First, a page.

A Library For Executing SQL Scripts With GO Separators and Template Parameters

code comments edit

One thing I’ve found with various open source projects is that many of them contain very useful code nuggets that could be generally useful to developers writing different kinds of apps. Unfortunately, in many cases, these nuggets are hidden. If you’ve ever found yourself thinking, Man, I wonder how that one open source app does XYZ because I could use that in this app, then you know what I mean.

One goal I have with Subtext is to try and expose code that I think would be useful to others. It’s part of the reason I started the Subkismet project.

Another useful library you might find useful in Subtext is our SQL Script execution library encapsulated in the Subtext.Scripting.dll assembly.

A loooong time ago, Jon Galloway wrote a post entitled Handling GO Separators in SQL Scripts - the easy way that tackled the subject of executing SQL Scripts that contain GO separators using SQL Server Management Objects (SMO). SMO handles GO separators, but it doesn’t (AFAIK) handle SQL template parameters.

So rather than go the easy way, we went the hard way and wrote our own library for parsing and executing SQL scripts that contain GO separators (much harder than it sounds) and template parameters. Here’s a code sample that demonstrates the usage.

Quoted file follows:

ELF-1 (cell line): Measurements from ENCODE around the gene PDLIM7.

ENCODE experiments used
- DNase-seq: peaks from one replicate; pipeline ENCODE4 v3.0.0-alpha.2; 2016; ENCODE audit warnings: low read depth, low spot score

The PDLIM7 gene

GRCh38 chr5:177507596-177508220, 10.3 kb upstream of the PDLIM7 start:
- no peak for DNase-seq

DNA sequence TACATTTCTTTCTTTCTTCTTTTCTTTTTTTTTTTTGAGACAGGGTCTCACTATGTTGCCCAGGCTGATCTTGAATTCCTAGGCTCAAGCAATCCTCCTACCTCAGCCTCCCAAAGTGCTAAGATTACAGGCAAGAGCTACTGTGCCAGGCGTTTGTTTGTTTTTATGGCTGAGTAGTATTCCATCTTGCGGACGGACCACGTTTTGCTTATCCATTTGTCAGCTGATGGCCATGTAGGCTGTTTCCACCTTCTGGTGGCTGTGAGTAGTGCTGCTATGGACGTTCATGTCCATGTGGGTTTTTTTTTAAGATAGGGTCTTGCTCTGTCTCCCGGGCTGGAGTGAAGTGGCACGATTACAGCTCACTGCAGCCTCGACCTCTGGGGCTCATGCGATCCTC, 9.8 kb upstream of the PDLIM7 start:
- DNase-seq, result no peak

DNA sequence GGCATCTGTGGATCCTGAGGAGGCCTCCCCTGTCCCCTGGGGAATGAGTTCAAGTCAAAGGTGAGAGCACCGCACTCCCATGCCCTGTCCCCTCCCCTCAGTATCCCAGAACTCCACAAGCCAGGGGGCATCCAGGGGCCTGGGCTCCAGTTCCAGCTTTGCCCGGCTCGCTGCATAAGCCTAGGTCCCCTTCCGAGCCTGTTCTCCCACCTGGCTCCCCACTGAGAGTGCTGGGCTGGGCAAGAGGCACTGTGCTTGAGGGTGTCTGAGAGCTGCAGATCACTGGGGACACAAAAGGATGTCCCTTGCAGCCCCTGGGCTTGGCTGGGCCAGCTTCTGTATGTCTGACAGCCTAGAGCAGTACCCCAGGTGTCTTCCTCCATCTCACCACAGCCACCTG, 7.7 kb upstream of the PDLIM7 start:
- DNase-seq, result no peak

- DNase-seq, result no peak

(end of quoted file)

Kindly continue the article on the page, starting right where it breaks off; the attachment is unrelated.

string script = @"SELECT * FROM <table1, nvarchar(256), Products>
GO
SELECT * FROM <table2, nvarchar(256), Users>";

SqlScriptRunner runner = new SqlScriptRunner(script);
runner.TemplateParameters["table1"] = "Post";
runner.TemplateParameters["table2"] = "Comment";

using(SqlConnection conn = new SqlConnection(connectionString))
{
  conn.Open();
  using(SqlTransaction transaction = conn.BeginTransaction())
  {
    runner.Execute(transaction);
    transaction.Commit();
  }
}            

The above code uses the SqlScriptRunner class to parse the script into its constituent scripts (you can access them via a ScriptCollection property) and then sets the value of two template parameters before executing all of the constituent scripts within a transaction.

Currently, the class only has one Execute method which takes in a SqlTransaction instance. This is slightly cumbersome and it would be nice to have a version that didn’t need all this setup, but this was all we needed for Subtext.

When I started writing this post, I thought about making some overrides that would make this class even easier to use, but instead, I will provide a copy of the assembly and point people to our Subversion repository and hope that someone out there will find this useful and have enough incentive to submit improvements!

Also, be sure to check out our unit tests for this class to understand what I mean when I said it was harder than it look. As a hint, think about dealing with GO statements in comments and quotes. Also, GO doesn’t have to be the only thing on the line. Certain specific elements can come before or after a GO statement on a line.

In case you missed the link, DOWNLOAD IT HERE.

Tags: Subtext , SQL , Sql Script Runner

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